OPINION | Georgia universities’ chancellor job: Please don’t Perdue it

Then-U.S. Secretary of Agriculture Sonny Perdue speaks at an event at the Spring Hollow Farm in Claxton, Georgia, on Jan. 7, 2021, about bringing high-speed internet to two rural Georgia counties. (AJC Photo/Stephen B. Morton)
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Then-U.S. Secretary of Agriculture Sonny Perdue speaks at an event at the Spring Hollow Farm in Claxton, Georgia, on Jan. 7, 2021, about bringing high-speed internet to two rural Georgia counties. (AJC Photo/Stephen B. Morton)

Credit: Stephen B. Morton for The Atlanta Journal Constitution

Sonny Perdue is the past. The University System of Georgia needs someone for the future.

Apparently, the 19-member Board of Regents is getting closer to picking Georgia’s former governor to be the system’s chancellor, a plumb $500,000-a-year gig that would fatten Perdue’s state pension and be a distinguished nightcap to his career.

I said “apparently” because those who are regents aren’t airing their nasty little battle for us in public. Being a regent is a prestigious appointment made by governors. Regents are the executives, insiders and captains of industry, and they like to address each other as “Regent Smith” and “Regent Jones.” Out-and-out bickering is beneath such an august body.

Instead, they are left to grumble privately and get their arms twisted by the Perdue camp without the satisfaction of yelling in protest. It’s said there is a fierce effort to get the 10 votes needed to plop the big guy in the chancellor’s chair. On Wednesday, the board picked an interim chancellor, but that just buys time for those bucking for Perdue.

On the surface, it might seem Gov. Brian Kemp would want this to happen as a token of his appreciation to Perdue. After all, it was Perdue who appointed Kemp secretary of state in 2010 when he was already a candidate for that open seat. Becoming an incumbent helped Kemp breeze through his Republican primary and then past the Democrat that fall.

Then in 2018, Perdue, who at that time was President Donald Trump’s agriculture secretary, got his boss to endorse Kemp in the Republican primary runoff for governor. The endorsement helped finish off the one-time front-runner in that election, Casey Cagle, and sent Kemp hurtling to the governorship.

The latter is true, although it is now largely forgotten that as a candidate, Cagle was a dead man walking because former Republican candidate Clay Tippins had released a secretly recorded tape of Cagle being disingenuous. Not to mention that Kemp’s — the future Governor Shotgun’s — campaign ads had endeared him to GOP voters. Kemp already had the mojo in the race. Trump just swooped in to back a winner and then take credit.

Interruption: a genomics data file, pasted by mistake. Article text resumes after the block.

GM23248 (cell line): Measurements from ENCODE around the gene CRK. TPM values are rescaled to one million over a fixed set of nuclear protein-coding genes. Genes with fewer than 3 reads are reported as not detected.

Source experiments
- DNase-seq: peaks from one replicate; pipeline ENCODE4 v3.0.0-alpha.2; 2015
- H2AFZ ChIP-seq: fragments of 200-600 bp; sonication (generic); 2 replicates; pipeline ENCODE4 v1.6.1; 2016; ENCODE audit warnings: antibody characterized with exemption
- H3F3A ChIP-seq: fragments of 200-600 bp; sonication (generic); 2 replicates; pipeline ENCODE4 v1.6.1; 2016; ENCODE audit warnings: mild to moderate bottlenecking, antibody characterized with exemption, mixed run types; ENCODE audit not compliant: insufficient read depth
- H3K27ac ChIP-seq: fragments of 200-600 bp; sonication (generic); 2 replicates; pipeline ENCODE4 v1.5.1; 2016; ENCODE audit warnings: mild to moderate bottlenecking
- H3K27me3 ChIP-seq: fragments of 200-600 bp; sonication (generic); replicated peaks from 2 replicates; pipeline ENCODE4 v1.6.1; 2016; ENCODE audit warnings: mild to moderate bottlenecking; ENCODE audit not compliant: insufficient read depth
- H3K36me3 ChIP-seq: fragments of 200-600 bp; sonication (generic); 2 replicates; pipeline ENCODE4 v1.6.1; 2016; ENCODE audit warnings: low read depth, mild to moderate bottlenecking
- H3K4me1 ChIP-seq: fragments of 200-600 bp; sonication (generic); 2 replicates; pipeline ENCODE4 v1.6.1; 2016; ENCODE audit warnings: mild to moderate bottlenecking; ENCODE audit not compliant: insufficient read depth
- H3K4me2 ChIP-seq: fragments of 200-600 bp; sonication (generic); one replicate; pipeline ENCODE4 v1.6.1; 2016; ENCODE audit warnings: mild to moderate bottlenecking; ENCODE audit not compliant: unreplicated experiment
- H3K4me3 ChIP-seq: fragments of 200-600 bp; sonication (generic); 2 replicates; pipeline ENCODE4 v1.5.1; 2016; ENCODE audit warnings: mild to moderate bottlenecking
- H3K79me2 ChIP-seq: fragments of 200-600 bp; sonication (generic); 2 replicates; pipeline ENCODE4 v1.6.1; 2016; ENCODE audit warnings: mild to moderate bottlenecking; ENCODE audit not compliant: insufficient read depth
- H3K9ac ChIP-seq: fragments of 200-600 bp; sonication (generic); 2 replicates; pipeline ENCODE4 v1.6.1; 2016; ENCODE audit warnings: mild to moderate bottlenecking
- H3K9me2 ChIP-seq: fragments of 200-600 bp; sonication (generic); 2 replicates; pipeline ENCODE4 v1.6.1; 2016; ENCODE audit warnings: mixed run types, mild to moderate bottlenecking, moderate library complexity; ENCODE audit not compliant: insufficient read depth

Vice President Mike Pence (center) and his wife, Karen, speak with Gov. Brian Kemp and his wife, Marty after arriving Friday morning, May 29, 2020, at Dobbins Air Reserve Base in Marietta. Standing behind the vice president are U.S. Secretary of Agriculture Sonny Perdue and his wife, Mary. (BEN GRAY for The Atlanta Journal-Constitution)
Caption
Vice President Mike Pence (center) and his wife, Karen, speak with Gov. Brian Kemp and his wife, Marty after arriving Friday morning, May 29, 2020, at Dobbins Air Reserve Base in Marietta. Standing behind the vice president are U.S. Secretary of Agriculture Sonny Perdue and his wife, Mary. (BEN GRAY for The Atlanta Journal-Constitution)

Credit: Ben Gray

Credit: Ben Gray

So, despite whatever appreciation Kemp might have for Perdue, I cannot imagine him coming up with the brainchild, “I should bring in Sonny Perdue to be the face of higher education in the state of Georgia.”

Perdue was not well liked during his time in office, especially near the end. And I’m talking about Republicans here. Sure, he was feared. But so was Genghis Khan, and no one wants him to head our colleges.

Kemp would know he’d have a fight on his hands with all the baggage Perdue might bring, and that’s even before you factor in Trump. This undoubtedly came from Perdue, who needs something to keep himself occupied before he lands back in Bonaire, Georgia. I reached out to Perdue’s guy for comment but did not hear anything.

Kemp is left in a pickle. If he slights Perdue, he slights Trump. And he knows the wrath of Trump well, as evidenced by the former president’s looney tirades last year against him about a “stolen” election. If Kemp gets crosswise with Trump again during the 2022 election, then it’s hello Gov. Stacey Abrams.

I’m thinking, Kemp does not want to touch this dilemma with a barge pole. An aide sent me a response saying: “The Governor respects each Regent and the perspective they bring to our world-class university system, and trusts they are moving towards a positive resolution.”